Boise woman killed in California skydiving accident was a ‘free spirit,’ loved ones say

Nicole Blanchard
·3 min read

There was “just something different” about Sabrina Call, friends said. Her smile was contagious, and she could make anyone laugh.

“She found the good in everybody,” said Cindy Phillips, who befriended Call in high school and remained close friends with her for years. “She was just a genuine person.”

Call, 57, died Saturday in a skydiving accident near Lodi, California, according to San Joaquin County officials.

Call grew up in Boise and had recently moved to Watsonville, California, with her husband, Mark “Shoobie” Knutson. The two had met years earlier, but married last fall after reuniting.

“This was the happiest year of her life, which is sweet,” said Call’s daughter, Delaney Call, in a phone interview.

Call graduated from Borah High School in 1981 and moved to California in her 20s. She took up skydiving, inspired by her father’s skydiving with the Army’s 82nd Airborne Division. Call also lived — and skydived — in Hawaii before returning home to Boise in the mid-1990s when she was pregnant with Delaney.

She earned her degree at Boise State University and worked in radiology as she raised her daughter. Though skydiving took a backseat, Call still found time to sneak away for the occasional jump, Delaney said. She also filled her time with gardening, pottery and travel.

Sabrina Call, in the teal and green suit, links arms with her husband, Mark “Shoobie” Knutson, in green, during a group skydive. Call was an avid skydiver with more than 2,100 jumps to her name.
Sabrina Call, in the teal and green suit, links arms with her husband, Mark “Shoobie” Knutson, in green, during a group skydive. Call was an avid skydiver with more than 2,100 jumps to her name.

Phillips said Call was “a funny friend” — she might not make it to every dinner invitation, but she was always available to help on tough tasks, such as mulching a friend’s garden, Phillips said.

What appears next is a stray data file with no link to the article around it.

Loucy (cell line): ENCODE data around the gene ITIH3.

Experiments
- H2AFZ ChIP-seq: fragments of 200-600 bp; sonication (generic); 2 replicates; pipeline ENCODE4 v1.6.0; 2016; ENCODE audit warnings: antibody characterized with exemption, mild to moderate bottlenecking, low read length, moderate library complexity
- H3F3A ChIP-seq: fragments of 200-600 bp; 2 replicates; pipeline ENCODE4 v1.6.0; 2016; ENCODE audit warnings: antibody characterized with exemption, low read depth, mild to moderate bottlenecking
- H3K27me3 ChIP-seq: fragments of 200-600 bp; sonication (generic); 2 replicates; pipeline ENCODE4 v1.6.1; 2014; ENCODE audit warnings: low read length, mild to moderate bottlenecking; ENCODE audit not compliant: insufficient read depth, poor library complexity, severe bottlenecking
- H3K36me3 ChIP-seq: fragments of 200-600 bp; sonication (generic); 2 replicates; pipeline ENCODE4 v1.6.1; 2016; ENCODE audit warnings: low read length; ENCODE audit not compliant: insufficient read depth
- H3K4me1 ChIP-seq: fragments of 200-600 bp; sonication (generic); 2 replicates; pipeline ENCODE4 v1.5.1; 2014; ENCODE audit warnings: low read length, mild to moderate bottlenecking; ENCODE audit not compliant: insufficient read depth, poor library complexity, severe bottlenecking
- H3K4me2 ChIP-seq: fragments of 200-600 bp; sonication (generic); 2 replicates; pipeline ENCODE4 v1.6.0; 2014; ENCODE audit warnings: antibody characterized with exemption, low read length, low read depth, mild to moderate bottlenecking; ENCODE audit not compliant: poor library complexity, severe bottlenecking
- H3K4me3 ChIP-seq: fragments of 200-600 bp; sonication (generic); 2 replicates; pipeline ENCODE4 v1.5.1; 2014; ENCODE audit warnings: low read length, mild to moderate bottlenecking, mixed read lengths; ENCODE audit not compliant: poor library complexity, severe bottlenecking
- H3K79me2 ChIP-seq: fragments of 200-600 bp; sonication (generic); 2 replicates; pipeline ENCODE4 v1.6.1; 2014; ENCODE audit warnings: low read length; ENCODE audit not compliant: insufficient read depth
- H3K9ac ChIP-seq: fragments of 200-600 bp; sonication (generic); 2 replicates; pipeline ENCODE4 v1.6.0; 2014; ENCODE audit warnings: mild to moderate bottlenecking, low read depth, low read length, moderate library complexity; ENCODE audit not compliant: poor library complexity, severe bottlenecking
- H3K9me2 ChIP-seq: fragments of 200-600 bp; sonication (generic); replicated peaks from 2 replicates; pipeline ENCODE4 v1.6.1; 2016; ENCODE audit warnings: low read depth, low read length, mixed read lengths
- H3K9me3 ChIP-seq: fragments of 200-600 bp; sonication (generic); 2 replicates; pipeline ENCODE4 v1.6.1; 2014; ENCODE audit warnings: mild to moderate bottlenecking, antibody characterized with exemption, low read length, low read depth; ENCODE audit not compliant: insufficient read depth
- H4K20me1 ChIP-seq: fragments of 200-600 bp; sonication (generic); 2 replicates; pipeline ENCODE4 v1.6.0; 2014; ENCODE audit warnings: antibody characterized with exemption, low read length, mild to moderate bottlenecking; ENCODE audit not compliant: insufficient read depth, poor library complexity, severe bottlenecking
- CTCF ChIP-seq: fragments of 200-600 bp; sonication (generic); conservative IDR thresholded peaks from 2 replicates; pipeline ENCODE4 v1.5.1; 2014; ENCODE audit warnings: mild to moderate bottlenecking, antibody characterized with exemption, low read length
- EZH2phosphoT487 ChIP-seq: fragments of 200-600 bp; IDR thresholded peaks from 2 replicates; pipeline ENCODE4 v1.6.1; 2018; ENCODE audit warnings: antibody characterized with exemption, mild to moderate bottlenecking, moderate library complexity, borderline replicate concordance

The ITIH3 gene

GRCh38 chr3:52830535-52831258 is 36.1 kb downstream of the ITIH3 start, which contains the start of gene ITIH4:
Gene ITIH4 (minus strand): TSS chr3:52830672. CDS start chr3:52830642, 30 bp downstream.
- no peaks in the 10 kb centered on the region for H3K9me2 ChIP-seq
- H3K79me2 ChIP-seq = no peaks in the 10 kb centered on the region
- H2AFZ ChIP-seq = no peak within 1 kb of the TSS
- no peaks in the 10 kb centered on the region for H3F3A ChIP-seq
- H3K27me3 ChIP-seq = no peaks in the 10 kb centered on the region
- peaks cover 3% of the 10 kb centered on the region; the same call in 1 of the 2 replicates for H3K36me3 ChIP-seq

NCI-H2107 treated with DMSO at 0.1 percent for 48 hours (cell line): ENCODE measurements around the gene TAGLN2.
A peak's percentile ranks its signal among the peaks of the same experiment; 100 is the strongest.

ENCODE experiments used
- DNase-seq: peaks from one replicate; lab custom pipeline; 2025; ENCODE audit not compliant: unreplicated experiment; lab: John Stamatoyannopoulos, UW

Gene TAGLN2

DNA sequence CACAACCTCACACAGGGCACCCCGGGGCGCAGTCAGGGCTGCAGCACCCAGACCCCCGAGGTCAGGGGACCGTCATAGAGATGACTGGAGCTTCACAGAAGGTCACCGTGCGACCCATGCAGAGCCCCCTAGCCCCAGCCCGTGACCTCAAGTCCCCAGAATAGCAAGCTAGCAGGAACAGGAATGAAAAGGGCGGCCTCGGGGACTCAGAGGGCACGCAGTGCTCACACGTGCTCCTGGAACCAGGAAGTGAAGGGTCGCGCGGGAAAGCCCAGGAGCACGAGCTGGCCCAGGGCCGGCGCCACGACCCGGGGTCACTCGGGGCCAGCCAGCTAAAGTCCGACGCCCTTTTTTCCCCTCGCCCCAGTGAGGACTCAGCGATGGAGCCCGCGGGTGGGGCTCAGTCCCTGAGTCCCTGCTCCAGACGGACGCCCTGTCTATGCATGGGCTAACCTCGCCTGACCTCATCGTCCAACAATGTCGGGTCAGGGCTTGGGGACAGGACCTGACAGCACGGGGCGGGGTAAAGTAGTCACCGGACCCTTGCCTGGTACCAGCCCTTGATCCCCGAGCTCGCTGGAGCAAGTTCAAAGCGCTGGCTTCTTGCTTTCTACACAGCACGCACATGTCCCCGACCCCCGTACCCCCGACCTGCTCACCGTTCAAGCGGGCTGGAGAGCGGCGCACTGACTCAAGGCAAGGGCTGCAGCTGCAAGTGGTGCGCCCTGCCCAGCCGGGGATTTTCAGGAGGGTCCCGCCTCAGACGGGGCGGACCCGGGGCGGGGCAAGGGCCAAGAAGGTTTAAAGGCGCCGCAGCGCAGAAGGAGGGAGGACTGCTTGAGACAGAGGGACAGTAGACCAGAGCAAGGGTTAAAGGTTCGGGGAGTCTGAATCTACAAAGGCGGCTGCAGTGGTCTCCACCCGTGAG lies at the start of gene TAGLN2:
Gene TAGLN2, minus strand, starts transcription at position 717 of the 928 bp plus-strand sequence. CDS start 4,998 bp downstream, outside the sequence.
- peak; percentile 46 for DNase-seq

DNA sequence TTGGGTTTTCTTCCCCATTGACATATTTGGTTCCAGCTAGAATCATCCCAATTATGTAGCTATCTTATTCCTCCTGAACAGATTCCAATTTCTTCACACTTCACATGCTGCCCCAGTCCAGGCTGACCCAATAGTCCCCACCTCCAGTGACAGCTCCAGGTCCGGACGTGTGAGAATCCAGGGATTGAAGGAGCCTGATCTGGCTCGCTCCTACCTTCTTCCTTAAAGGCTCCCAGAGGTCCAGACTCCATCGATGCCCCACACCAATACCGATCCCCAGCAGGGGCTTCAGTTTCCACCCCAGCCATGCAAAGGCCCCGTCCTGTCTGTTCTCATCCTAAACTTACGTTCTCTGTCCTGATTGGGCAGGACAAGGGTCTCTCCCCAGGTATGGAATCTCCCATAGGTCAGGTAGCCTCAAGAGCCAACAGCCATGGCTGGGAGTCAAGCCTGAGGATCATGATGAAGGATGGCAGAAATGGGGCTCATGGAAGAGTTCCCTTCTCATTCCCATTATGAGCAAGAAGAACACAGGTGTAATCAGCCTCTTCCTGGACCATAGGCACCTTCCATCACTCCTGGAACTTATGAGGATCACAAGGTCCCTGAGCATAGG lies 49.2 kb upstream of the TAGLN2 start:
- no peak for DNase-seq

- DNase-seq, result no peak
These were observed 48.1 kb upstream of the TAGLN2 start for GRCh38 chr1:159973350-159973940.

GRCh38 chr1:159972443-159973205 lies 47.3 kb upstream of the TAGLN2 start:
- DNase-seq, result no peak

“She had a great sense of adventure: traveling, meeting new people, going places,” Phillips said.

The two met their sophomore year at Borah High and quickly became close. Though they briefly lost touch as Call relocated, their relationship resumed seamlessly when Call returned to Boise.

“The minute we got back together, it was like all those years had never been there,” Phillips said. “I’ve never had a friend that I was so close to. (She was) like a sister, a full sister.”

Phillips recalled a quote from Call: “Our lives are a beautiful journey if you surround yourself with beautiful people.” And Call had done just that. She had friends around the world from her travels, Phillips said, and in the past few years, Call and Phillips had also reunited with a group of friends from their Borah High days. They affectionately referred to themselves as “the Posse,” said friend Barbara Miller.

“Sabrina was beautiful, loving and sweet. She had the gift of tuning in to people fully, making them feel special (and) loved by her,” Miller said in an email. “Her contagious smile and unwavering passion for life and friends will live on in all of us for the rest of our lives.”

Sabrina Call, front left, poses for a photo with her group of friends, affectionately called “the Posse.” The women first met as students at Borah High School and recently reconnected. Call died in a skydiving accident near Lodi, California, on April 17.
Sabrina Call, front left, poses for a photo with her group of friends, affectionately called “the Posse.” The women first met as students at Borah High School and recently reconnected. Call died in a skydiving accident near Lodi, California, on April 17.

Together, the women enjoyed camping, fishing, rafting and just spending time together.

Phillips and Delaney said Call was a “free spirit.” She had moved back to California about a year and a half ago after reconnecting with Knutson, who makes and manufactures skydiving equipment. The two had first met when Call lived in California in her 20s, and she began skydiving frequently again in recent years. She had more than 2,100 jumps to her name, Delaney said.

Delaney said she feels inspired to take risks and have adventures like her mother did.

“My mom’s life makes me want to live a more full life,” she said. “(Her death) could be some scary thing where people might not want to skydive or do that risky, crazy thing, but that’s what she would’ve wanted people to do.”